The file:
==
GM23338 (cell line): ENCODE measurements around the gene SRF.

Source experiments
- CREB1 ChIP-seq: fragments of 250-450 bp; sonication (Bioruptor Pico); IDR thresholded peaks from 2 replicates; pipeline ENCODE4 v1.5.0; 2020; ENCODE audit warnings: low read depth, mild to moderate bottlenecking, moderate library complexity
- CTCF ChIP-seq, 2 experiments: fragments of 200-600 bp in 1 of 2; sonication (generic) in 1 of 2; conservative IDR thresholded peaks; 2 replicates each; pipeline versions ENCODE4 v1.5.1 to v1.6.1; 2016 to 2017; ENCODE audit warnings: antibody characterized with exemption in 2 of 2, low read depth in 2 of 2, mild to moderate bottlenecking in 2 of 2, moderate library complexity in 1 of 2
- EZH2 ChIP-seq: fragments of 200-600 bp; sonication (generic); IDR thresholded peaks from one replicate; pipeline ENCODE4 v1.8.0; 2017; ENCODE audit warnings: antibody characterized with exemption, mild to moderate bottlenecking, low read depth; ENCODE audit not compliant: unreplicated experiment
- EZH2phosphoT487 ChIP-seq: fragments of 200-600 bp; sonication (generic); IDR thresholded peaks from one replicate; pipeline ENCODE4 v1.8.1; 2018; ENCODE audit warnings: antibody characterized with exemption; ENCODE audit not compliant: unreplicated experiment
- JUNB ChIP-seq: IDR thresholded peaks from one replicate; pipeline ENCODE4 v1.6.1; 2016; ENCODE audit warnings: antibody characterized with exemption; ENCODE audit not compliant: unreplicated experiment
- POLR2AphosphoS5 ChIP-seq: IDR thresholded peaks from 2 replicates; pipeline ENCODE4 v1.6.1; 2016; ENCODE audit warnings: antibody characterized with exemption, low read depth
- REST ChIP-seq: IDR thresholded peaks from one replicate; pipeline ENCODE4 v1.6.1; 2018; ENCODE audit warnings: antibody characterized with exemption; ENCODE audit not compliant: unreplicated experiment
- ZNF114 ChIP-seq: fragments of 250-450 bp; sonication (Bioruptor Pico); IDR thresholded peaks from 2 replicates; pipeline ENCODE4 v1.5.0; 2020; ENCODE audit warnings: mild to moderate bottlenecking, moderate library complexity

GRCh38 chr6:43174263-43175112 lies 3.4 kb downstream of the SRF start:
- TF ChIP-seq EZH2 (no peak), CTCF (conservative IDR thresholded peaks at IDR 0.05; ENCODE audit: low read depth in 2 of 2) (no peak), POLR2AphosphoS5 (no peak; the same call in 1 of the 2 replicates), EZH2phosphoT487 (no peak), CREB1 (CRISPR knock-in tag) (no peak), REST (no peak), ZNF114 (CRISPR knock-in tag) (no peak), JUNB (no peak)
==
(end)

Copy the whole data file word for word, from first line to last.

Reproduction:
GM23338 (cell line): ENCODE measurements around the gene SRF.

Source experiments
- CREB1 ChIP-seq: fragments of 250-450 bp; sonication (Bioruptor Pico); IDR thresholded peaks from 2 replicates; pipeline ENCODE4 v1.5.0; 2020; ENCODE audit warnings: low read depth, mild to moderate bottlenecking, moderate library complexity
- CTCF ChIP-seq, 2 experiments: fragments of 200-600 bp in 1 of 2; sonication (generic) in 1 of 2; conservative IDR thresholded peaks; 2 replicates each; pipeline versions ENCODE4 v1.5.1 to v1.6.1; 2016 to 2017; ENCODE audit warnings: antibody characterized with exemption in 2 of 2, low read depth in 2 of 2, mild to moderate bottlenecking in 2 of 2, moderate library complexity in 1 of 2
- EZH2 ChIP-seq: fragments of 200-600 bp; sonication (generic); IDR thresholded peaks from one replicate; pipeline ENCODE4 v1.8.0; 2017; ENCODE audit warnings: antibody characterized with exemption, mild to moderate bottlenecking, low read depth; ENCODE audit not compliant: unreplicated experiment
- EZH2phosphoT487 ChIP-seq: fragments of 200-600 bp; sonication (generic); IDR thresholded peaks from one replicate; pipeline ENCODE4 v1.8.1; 2018; ENCODE audit warnings: antibody characterized with exemption; ENCODE audit not compliant: unreplicated experiment
- JUNB ChIP-seq: IDR thresholded peaks from one replicate; pipeline ENCODE4 v1.6.1; 2016; ENCODE audit warnings: antibody characterized with exemption; ENCODE audit not compliant: unreplicated experiment
- POLR2AphosphoS5 ChIP-seq: IDR thresholded peaks from 2 replicates; pipeline ENCODE4 v1.6.1; 2016; ENCODE audit warnings: antibody characterized with exemption, low read depth
- REST ChIP-seq: IDR thresholded peaks from one replicate; pipeline ENCODE4 v1.6.1; 2018; ENCODE audit warnings: antibody characterized with exemption; ENCODE audit not compliant: unreplicated experiment
- ZNF114 ChIP-seq: fragments of 250-450 bp; sonication (Bioruptor Pico); IDR thresholded peaks from 2 replicates; pipeline ENCODE4 v1.5.0; 2020; ENCODE audit warnings: mild to moderate bottlenecking, moderate library complexity

GRCh38 chr6:43174263-43175112 lies 3.4 kb downstream of the SRF start:
- TF ChIP-seq EZH2 (no peak), CTCF (conservative IDR thresholded peaks at IDR 0.05; ENCODE audit: low read depth in 2 of 2) (no peak), POLR2AphosphoS5 (no peak; the same call in 1 of the 2 replicates), EZH2phosphoT487 (no peak), CREB1 (CRISPR knock-in tag) (no peak), REST (no peak), ZNF114 (CRISPR knock-in tag) (no peak), JUNB (no peak)